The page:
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A spiritual comment and prayer to begin the day with Claire Campbell Smith.

2 minutes

Last on

Sat 19 Nov 2016 05:43


Good morning.  I remember the chill I felt as a teenager when I went through Checkpoint Charlie to visit East Berlin.  I’d read of families forced apart, of people shot as they tried to escape to the West, but found it hard to comprehend the idea of a wall dividing a city, separating its people.  Now I saw the barbed wire and the watch towers.  
So in November 1989, I rejoiced to see the Berlin Wall torn down, the euphoric crowds pouring across it.  Memorably, the American, Leonard Bernstein, conducted Beethoven’s 9th Symphony in Berlin that Christmas Day.  For him, the finale’s Ode to Joy, a celebration of love, peace and brotherhood, had always been associated with the year of his birth, 1918, when hostilities ended in the first World War.  “We’re all children of one father,” he said, “let us embrace one another.”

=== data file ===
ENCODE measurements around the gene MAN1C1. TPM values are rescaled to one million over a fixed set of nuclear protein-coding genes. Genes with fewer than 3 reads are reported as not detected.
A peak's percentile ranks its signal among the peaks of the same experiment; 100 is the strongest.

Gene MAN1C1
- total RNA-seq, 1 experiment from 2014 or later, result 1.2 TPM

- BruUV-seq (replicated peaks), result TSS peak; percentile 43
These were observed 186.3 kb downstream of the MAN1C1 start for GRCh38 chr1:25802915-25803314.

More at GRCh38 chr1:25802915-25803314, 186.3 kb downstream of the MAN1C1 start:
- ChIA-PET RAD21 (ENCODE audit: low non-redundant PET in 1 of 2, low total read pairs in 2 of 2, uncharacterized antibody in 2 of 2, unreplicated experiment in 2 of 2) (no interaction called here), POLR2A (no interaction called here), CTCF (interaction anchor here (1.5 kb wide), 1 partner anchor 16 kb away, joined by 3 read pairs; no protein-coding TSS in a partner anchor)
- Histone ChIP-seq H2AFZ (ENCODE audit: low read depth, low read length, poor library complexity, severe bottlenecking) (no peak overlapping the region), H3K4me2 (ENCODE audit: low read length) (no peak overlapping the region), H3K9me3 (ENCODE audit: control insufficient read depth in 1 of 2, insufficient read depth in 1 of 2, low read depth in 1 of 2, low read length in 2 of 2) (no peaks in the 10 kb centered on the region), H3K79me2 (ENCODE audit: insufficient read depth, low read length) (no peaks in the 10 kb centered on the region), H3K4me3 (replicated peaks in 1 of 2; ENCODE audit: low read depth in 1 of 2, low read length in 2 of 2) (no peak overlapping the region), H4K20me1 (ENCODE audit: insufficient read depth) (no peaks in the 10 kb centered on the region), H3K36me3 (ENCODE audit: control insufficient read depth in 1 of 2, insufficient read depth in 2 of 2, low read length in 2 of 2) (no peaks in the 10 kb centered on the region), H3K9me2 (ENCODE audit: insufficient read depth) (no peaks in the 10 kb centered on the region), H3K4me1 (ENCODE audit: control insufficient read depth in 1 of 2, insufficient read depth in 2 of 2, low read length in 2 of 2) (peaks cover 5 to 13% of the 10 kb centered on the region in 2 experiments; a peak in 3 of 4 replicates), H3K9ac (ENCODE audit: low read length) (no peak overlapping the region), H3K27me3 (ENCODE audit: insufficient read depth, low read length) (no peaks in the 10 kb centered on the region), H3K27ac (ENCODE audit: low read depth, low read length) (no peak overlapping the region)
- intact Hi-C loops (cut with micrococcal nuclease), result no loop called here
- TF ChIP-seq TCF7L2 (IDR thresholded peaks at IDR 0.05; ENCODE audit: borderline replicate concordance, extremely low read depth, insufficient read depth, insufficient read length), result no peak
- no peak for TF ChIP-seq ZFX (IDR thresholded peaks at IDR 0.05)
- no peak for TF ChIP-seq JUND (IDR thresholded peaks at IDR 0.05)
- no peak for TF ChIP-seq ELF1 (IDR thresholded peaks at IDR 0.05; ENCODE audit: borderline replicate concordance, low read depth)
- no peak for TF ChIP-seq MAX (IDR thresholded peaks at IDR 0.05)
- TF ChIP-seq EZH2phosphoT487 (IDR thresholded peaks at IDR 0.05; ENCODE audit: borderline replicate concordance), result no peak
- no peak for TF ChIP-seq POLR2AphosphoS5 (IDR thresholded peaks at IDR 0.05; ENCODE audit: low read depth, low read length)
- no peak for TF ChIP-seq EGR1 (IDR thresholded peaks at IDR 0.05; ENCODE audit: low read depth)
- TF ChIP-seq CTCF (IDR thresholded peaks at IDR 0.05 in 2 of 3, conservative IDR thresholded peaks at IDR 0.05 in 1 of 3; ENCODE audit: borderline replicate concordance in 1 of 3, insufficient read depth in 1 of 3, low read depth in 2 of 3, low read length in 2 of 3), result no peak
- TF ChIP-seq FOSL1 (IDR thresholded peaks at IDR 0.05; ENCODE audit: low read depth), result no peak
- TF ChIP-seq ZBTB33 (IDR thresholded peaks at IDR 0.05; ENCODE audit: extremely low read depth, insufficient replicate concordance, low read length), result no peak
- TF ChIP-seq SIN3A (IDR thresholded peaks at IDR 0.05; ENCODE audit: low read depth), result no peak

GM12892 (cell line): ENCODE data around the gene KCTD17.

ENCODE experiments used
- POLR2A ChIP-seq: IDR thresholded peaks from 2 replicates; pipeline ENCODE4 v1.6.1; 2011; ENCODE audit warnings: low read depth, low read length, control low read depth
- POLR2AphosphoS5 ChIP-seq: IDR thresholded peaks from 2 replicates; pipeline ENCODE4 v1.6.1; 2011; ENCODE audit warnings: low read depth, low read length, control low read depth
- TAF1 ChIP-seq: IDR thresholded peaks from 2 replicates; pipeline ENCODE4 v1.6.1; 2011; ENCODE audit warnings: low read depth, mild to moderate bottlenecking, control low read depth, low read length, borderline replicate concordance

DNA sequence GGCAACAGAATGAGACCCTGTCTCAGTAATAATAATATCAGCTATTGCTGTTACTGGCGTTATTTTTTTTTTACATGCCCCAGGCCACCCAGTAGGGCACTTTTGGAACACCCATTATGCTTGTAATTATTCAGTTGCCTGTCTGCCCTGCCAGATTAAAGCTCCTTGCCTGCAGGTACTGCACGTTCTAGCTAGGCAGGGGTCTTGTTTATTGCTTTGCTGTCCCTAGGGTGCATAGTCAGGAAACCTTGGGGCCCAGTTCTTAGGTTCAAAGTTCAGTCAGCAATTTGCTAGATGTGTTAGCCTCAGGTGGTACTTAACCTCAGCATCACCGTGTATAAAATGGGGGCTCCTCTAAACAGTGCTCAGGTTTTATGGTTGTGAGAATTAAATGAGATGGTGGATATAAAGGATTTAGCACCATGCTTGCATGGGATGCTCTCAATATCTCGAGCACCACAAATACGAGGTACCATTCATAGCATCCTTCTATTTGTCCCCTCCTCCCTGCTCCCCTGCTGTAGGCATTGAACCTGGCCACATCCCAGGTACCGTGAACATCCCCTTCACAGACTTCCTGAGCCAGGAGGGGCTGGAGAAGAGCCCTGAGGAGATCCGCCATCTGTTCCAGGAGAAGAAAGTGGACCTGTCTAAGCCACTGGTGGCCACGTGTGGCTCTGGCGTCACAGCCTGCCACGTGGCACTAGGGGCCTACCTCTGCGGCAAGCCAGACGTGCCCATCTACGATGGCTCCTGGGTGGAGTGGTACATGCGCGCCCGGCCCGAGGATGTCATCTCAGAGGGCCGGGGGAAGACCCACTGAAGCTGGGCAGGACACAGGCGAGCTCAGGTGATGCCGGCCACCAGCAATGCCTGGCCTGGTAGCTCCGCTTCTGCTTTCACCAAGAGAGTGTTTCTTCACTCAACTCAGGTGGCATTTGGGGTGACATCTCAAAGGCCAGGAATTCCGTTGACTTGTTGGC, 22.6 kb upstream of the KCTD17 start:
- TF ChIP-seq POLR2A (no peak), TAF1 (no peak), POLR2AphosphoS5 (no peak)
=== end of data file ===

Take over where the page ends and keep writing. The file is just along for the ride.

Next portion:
All that might sound a rather hollow note today when walls seem to be going up rather than coming down.   Migration has raised complex issues, but the response doesn’t speak of an increasingly globalised world.  
The central thought of St Paul’s letter to the Ephesians is of God as the great unifier.  Of two communities – Jew and Gentile – who’d previously been totally isolated from each other, he says: “Christ is our peace; in his flesh he has made both groups into one and broken down the dividing wall, that is, the hostility between us.” 
Lord, we belong to one humanity.  May we order our world in a way that recognises our inter-connectedness.  Amen.